Everything you need to know about the UK Internal Market Bill

Sunday National, 13th September 2020.

Consider, if you will, the fate of a rubber chicken. During the brief and steroidal first weeks of its life, this unfortunate bird is raised to plumpness in a dank shed in the United States. Having hit its desired weight, the chook is throttled and processed with a view to being transported on to hungry consumers. This bird is earmarked for export to the new market of Brexit Britain. After a quick dip in the chlorine bath, the poultry is packaged and pushed out to sea.

In all of the justified heat which has followed the UK Government’s publication of its UK Internal Market Bill, what has often been missing is light. What will the bill actually do? Concepts such as non-tariff barriers to trade aren’t exactly household talking points. The significance of this legislation, particularly for devolution, risks being lost in the technical detail or caught up in slogans. This column will try to set out, in a reasonably digestible way, what the bill does and why you might find this concerning.

The backlash against this legislation has often been framed in terms of clawing back devolved powers. Mark Drakeford, the Labour First Minister of Wales, described it as “an enormous power grab – undermining powers that have belonged to Wales, Scotland and Northern Ireland for over 20 years”. But if you dig into its detail, the bill is even more sleekit than Drakeford suggests. It superficially leaves existing devolved powers in place, largely untouched, allowing the UK Government to protest devolved powers aren’t being diminished. But practically? It guts them, effectively creating new reservations in devolved areas.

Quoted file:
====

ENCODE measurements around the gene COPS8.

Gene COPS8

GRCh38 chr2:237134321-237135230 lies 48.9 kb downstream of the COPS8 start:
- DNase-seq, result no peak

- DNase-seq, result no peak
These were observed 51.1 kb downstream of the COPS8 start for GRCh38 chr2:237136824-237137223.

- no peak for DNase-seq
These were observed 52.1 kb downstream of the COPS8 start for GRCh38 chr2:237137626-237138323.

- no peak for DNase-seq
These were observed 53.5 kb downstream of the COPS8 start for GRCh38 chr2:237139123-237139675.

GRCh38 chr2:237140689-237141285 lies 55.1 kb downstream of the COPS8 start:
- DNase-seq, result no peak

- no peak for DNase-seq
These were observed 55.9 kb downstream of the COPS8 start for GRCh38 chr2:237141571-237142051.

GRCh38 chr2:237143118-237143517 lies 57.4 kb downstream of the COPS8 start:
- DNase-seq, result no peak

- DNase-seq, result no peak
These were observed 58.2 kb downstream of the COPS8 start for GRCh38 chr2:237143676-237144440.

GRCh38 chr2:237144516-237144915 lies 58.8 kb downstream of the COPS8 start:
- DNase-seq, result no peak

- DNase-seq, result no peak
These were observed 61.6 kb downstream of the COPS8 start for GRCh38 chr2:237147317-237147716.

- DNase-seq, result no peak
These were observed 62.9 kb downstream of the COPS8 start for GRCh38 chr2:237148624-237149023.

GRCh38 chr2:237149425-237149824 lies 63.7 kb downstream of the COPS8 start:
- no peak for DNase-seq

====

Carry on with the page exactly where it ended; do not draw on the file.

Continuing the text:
The bill contains what it calls two “market access principles”. The first is the principle of “mutual recognition”. The second, of “non-discrimination”. Let’s take mutual recognition first. What the bill says is that if goods have been produced – or critically, imported into – one part of the UK and “can lawfully be sold there, because the goods comply with the relevant requirements that would apply to their sale” then they can be sold in any other part of the United Kingdom, whether or not they meet local standards.